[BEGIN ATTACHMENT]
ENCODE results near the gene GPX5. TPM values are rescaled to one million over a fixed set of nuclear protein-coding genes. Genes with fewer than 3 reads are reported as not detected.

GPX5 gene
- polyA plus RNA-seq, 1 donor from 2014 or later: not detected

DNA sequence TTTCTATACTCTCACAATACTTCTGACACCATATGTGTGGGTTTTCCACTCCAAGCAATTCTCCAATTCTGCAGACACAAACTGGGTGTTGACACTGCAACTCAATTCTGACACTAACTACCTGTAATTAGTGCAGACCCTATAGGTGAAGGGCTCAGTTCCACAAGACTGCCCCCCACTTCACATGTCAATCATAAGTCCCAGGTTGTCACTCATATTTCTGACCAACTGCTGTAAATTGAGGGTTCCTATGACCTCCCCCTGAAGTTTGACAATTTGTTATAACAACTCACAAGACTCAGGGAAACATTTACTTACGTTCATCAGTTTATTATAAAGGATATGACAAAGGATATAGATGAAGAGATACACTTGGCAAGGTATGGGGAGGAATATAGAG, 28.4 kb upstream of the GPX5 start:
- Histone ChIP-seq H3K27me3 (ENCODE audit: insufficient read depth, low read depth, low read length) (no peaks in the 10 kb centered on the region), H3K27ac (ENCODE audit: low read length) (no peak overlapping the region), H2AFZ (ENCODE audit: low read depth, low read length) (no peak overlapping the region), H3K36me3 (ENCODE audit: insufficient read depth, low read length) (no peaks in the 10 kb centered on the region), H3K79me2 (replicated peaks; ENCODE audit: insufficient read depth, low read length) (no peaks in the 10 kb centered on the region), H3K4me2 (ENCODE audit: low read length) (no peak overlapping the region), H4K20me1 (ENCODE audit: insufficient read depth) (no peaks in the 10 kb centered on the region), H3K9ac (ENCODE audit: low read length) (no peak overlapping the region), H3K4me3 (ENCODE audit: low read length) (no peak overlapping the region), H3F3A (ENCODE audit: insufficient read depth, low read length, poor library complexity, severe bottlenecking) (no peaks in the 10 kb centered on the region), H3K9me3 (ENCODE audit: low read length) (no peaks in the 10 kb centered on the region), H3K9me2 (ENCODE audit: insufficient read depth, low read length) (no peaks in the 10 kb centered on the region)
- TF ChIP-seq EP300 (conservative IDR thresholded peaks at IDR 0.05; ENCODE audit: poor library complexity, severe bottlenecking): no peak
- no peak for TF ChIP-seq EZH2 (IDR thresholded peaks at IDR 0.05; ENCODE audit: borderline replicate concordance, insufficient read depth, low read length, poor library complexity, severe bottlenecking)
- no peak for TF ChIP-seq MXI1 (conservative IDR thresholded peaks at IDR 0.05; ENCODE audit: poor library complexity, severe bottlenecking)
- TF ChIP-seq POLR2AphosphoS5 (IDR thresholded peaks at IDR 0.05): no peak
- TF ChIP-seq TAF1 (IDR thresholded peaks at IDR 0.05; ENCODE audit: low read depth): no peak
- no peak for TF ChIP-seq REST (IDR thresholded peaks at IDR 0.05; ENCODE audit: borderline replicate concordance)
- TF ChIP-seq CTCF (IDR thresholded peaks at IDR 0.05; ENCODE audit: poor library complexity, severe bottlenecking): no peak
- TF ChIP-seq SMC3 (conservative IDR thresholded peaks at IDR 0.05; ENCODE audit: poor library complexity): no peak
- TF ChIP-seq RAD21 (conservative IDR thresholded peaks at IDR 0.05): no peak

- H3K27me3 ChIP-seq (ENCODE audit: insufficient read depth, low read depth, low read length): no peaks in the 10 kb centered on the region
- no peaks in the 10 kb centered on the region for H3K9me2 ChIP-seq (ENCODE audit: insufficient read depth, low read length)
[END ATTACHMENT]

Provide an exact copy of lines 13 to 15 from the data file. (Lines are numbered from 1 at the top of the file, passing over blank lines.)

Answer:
- TF ChIP-seq SMC3 (conservative IDR thresholded peaks at IDR 0.05; ENCODE audit: poor library complexity): no peak
- TF ChIP-seq RAD21 (conservative IDR thresholded peaks at IDR 0.05): no peak

- H3K27me3 ChIP-seq (ENCODE audit: insufficient read depth, low read depth, low read length): no peaks in the 10 kb centered on the region